BY KATHY MITCHELL FREELANCE REPORTER
Cryptocurrency, a relatively new player in the world of international finance, was the theme of the 2023 TI:GER Innovation Conference Jan. 26, hosted by Emory University Law.
TI:GER defines itself as “a nationally recognized collaboration between Emory Law and Georgia Tech. The program brings together graduate students in law, business, science, and engineering to work on start-up projects to transform highly promising research into economically viable projects,” according to materials published by Emory Law.
Unlike the more familiar forms of currency-dollars, pounds, euros, etc.— cryptocurrency is money traded in digital form and not backed by a sovereign nation. With the headline- making bankruptcy of Futures Exchange, popularly known as FTX, and the more recent crypto heist of $100 million from Gemini, possibly by North Korean hackers, TI:GER Innovation Conference asked, “What’s Next for Crypto?”
The conference brought together a panel of speakers consisting of Benn Konsynski of Goizueta Business School, professor of Information Systems & Operations Management; Nelson Rosario of Rosario Tech Law-who participated through ZOOM—and Tiffany‘ J. Smith, a partner at WilmerHale. Emory Law Professor Nicole Morris, director of the TI:GER program, moderated the discussion.
Panelists weighed in on such questions as what safeguards need to be put in place to protect those using cryptocurrency- particularly since cryptocurrency companies are headquartered in other countries and not subject to normal U.S. regulation– how FTX, valued in January 2022 at $32 billion, could be bankrupt in November of the same year; and why some cryptocurrency users have done well financially, and others have lost their entire investments.
Commissioner Kristin Johnson
Most acknowledged that there is still much that’s yet to be figured out in this “parallel financial system.” Rosario, whose law firm deals with cryptocurrency transactions, said the legal community is a bit behind in figuring out the complex world of cryptocurrency. “I thought I knew what money is, but I’m learning every day,” he said.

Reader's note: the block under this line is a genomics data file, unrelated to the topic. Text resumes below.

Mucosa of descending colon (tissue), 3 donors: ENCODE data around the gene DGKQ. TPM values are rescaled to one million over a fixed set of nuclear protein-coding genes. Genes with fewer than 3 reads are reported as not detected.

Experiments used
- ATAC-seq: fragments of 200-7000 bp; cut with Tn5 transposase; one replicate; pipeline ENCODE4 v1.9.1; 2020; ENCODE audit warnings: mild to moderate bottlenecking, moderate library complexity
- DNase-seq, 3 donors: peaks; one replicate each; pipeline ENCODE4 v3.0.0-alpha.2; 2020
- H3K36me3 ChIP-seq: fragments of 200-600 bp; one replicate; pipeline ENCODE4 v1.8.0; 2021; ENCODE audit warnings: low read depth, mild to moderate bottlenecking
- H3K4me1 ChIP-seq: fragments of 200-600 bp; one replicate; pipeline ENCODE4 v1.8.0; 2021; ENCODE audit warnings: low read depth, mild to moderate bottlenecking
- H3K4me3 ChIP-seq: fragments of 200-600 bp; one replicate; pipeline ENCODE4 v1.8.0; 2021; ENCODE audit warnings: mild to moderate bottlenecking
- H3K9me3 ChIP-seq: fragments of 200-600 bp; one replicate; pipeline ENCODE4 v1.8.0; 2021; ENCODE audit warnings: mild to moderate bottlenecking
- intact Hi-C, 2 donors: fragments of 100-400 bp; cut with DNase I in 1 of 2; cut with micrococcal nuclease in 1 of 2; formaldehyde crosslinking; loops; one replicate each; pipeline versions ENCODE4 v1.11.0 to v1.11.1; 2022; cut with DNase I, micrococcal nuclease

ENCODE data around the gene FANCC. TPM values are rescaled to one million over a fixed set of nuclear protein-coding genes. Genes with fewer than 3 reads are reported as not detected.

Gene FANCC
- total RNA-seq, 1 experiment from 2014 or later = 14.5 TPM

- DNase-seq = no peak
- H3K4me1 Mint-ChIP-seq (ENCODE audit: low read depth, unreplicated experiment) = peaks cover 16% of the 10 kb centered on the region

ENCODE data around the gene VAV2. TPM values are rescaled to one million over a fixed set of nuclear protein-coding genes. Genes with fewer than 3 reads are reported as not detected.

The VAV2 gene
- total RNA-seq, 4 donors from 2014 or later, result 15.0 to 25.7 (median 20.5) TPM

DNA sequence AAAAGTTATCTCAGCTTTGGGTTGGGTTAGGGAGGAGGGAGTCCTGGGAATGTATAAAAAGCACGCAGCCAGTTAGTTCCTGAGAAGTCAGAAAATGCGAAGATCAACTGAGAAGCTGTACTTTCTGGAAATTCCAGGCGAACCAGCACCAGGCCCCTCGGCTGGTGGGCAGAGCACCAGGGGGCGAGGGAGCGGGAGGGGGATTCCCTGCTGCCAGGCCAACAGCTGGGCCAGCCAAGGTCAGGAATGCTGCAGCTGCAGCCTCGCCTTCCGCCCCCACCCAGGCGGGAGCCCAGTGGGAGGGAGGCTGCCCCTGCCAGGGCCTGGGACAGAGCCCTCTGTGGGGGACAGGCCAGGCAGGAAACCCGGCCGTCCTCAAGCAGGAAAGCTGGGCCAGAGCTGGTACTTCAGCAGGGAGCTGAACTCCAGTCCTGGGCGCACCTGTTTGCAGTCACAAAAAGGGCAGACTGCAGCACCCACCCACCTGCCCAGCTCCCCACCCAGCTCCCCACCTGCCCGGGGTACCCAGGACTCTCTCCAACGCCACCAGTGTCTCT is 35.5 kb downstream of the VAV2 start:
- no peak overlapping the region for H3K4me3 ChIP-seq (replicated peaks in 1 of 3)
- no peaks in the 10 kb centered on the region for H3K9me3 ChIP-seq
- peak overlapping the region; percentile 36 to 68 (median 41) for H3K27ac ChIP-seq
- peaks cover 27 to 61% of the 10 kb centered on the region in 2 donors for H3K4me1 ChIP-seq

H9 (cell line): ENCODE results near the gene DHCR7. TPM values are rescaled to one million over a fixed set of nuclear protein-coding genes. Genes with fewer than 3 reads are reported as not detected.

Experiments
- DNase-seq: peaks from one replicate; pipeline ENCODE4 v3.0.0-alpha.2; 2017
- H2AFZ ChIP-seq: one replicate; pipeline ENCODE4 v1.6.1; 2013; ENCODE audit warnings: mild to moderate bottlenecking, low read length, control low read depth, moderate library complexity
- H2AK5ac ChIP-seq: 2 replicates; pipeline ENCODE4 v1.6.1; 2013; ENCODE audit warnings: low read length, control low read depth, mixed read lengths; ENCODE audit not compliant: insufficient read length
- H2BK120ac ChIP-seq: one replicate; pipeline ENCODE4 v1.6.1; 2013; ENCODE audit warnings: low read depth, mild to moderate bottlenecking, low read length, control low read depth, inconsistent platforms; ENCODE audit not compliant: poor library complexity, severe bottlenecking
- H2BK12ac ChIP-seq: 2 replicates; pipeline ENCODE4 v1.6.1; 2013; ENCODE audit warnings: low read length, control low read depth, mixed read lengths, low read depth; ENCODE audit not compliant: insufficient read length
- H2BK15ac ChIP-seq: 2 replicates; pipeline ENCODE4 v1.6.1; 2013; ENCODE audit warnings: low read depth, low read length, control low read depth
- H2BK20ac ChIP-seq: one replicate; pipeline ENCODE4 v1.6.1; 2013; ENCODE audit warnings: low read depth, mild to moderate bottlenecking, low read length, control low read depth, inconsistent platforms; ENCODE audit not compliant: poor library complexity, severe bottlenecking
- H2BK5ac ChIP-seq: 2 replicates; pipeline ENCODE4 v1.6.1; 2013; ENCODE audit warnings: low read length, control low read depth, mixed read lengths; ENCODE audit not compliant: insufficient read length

“Right now, anyone could create a cryptocurrency,” Konsynski said, joking with Morris that she could create “Nicolecoin” and it would be as valid as any cryptocurrency if she could convince people to use it.
Part of the problem, Smith said, is that people who know little about even conventional financial operations are trying to navigate the intricate world of cryptocurrency.
The keynote address was delivered by Commissioner Kristin Johnson of the Commodity Futures Trading Commission. An advocate for greater regulation of cryptocurrency, she said the collapse of FTX dramatized the need for the U.S. Congress to put regulations in place to protect Americans using cryptocurrency.
Regulation, she said, would not only help protect against fraud, which the door is open to in an unregulated market, but it would clarify details. that are open to different interpretations. “Under current U.S. regulations, banks and other financial institutions are in a special position of trust because they handle other people’s money. There are strong regulations in place to keep them from taking unauthorized risks with other people’s money, for example. What happened at FTX is a cautionary tale. A 30-year-old CEO mishandled huge amounts of money then resigned his position. We need regulations in place to keep people from being hurt by such events,” Johnson said.
The commissioner, recently appointed by President Joe Biden, explained that while U.S. agencies don’t have the same power over companies headquartered in the Bahamas or Kenya-as most cryptocurrency companies are-as they have over U.S.-based institutions, the U.S. Congress can choose to regulate operations within the United States.
She said she is not advocating outlawing cryptocurrency. “There is no reason cryptocurrency companies shouldn’t have a seat at the table along with other financial institutions, but they need to be held to the same high level of accountability,” Johnson said.